1. I echo Mercy on this, too – I was a bit confused about what the story was about. I’m not sure why I was confused; maybe it was because there were two competing strands in the story that weren’t well separated – Nnamdi’s sleeping, and Chendu’s talent.

        But it all came together in the end. And what a great premise you had for the story, too. Good debut, @AnnaBella!

  2. nice story
    well told
    KIP IT UP

  3. hola!
    nice…didn’t know you had it in you! we should talk more, oh!

    1. I agree we should! I also know you are a great writer so am anxious to read siena (my boss is nearby so i’ll have to it later)

  4. Great for a first post Anabella! I quite liked it.
    I think you need to correct these:
    “he still hadn’t ‘been’ revived”.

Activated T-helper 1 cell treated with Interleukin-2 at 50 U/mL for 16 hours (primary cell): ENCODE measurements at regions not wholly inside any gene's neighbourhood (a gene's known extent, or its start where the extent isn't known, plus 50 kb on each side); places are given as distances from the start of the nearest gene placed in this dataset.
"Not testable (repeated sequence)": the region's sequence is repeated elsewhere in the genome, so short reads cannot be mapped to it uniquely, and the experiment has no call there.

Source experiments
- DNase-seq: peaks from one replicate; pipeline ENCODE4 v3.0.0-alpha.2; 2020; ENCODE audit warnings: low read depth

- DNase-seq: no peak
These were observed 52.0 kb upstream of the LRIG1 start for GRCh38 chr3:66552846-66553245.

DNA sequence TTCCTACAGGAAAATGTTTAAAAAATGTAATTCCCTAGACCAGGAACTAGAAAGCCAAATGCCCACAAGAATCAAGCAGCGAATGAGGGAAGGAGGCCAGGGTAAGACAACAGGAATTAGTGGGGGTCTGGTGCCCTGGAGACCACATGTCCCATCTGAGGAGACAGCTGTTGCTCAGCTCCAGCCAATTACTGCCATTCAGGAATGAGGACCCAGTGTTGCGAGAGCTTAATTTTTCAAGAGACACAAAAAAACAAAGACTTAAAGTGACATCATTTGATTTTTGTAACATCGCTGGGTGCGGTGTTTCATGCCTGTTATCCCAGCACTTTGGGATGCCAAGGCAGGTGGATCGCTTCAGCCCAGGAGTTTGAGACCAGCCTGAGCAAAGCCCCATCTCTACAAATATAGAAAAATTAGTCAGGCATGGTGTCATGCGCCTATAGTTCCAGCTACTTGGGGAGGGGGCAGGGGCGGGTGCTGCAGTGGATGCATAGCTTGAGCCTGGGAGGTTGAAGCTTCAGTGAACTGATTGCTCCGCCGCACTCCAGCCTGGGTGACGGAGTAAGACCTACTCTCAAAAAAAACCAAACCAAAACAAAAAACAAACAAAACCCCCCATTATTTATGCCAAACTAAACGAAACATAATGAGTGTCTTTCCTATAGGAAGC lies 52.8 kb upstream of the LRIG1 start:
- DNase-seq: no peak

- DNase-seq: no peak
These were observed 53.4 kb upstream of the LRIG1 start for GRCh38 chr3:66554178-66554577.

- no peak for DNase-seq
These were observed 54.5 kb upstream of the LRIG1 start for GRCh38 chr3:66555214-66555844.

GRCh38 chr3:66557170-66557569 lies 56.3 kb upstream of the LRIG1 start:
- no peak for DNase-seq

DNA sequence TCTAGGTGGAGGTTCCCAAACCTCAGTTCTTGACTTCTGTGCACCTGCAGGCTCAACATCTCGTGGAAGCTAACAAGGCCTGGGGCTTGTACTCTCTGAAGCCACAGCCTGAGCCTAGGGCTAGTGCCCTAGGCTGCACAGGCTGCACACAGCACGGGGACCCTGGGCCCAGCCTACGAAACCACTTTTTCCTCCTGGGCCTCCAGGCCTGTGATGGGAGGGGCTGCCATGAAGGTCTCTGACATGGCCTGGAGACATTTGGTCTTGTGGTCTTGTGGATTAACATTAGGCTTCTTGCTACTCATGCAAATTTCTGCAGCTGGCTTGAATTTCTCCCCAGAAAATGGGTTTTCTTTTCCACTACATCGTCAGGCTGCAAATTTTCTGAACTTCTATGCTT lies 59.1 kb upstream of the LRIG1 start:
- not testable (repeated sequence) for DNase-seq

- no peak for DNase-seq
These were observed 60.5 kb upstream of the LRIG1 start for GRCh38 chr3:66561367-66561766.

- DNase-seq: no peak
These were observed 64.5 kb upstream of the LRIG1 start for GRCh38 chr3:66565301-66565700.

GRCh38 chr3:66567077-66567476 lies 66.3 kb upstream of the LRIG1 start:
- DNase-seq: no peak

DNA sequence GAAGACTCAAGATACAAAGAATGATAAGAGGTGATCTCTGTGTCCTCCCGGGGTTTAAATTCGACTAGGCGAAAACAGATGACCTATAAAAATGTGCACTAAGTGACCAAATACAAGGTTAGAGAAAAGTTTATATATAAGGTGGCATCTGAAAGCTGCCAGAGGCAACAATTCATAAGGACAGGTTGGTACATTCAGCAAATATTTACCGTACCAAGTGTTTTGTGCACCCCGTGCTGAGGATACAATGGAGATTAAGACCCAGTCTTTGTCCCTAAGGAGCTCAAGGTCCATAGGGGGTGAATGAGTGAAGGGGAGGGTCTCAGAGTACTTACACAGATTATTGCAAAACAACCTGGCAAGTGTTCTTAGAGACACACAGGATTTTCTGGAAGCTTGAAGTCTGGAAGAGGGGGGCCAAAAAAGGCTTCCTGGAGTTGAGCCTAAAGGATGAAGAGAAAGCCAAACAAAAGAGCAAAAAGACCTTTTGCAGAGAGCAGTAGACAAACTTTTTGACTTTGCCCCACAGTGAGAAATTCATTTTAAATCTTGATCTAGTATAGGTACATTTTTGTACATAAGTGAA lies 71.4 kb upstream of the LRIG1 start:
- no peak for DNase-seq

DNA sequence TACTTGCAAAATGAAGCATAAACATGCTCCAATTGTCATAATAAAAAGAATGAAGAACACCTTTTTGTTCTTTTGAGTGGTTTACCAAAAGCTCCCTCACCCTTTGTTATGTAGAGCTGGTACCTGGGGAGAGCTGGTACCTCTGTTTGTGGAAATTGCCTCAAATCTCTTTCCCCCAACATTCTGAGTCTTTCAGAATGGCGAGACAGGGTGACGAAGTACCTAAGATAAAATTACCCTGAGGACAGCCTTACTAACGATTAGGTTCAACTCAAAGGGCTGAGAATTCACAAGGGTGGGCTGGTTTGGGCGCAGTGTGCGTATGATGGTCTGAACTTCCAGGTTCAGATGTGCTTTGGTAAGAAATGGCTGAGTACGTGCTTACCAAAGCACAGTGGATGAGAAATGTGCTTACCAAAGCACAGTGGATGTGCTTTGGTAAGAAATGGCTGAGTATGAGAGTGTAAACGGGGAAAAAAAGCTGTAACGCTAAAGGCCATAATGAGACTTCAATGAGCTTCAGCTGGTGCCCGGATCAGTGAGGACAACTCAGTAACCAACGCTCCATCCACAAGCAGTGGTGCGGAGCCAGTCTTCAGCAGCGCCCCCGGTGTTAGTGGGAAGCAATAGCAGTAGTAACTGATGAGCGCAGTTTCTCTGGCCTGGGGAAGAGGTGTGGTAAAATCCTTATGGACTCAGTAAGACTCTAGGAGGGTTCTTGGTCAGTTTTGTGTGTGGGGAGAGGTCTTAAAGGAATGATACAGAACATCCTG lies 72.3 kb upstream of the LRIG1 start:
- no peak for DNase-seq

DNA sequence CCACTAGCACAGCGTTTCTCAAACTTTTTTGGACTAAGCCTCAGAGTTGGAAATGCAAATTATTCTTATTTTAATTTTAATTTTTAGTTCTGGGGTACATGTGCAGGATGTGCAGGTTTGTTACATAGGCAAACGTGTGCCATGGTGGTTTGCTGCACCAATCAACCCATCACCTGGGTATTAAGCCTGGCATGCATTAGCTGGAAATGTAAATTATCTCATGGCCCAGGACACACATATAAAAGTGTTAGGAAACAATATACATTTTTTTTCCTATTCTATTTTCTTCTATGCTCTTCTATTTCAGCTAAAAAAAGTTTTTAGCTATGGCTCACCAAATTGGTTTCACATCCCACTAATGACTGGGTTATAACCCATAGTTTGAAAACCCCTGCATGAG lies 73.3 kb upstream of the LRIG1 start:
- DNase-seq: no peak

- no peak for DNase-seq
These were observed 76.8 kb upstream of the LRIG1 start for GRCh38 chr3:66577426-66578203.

“You who ‘have’ the gift of sight”.

    “Chendu had ‘been’ perplexed”.

    Well done!

    1. Thanks scopeman! I cant believe all that escaped my attention! When’s YOUR next offering? Am waiting…

      1. ‘Offering’, lol… I started a series here on NS, ‘IT’s A LOVE STORY’, you might want to check that out; and there are a couple others that were posted while you were away.
        Meanwhile, sorry about ur health, glad u r better now.

        1. How did u know….? Oh… on omoboja. *cough-cough* am almost better. And my to-do list is getting longer. I’ll get to yours too as soon as I can.

          1. ‘How did I know?’ I’m Scopeman remember, lol…
            Remember our story on the group, add that to ur to do list as well o, you have given that story potential, thanks!

  5. Yeah, i echo Mercy. But i totally got it!
    Nice one here AnnaBella!

  6. Thank you Remi.

  7. Nice one…like it…Its getting better I’ll say….trying ur hands on different writings….

  8. THough-provoking.

    1. Yes! Thats what i was going for!

  9. This is really nice, AnnaBella. I like the way you took us through the story before revealing the boy’s ‘sight’ at the end.
    Good work.

  10. The seer has been seen.

    Nice again.

  11. The seer has not seen. Good stuff. Really liked the ‘planting’ in the beginning. Really worked. Good one girl.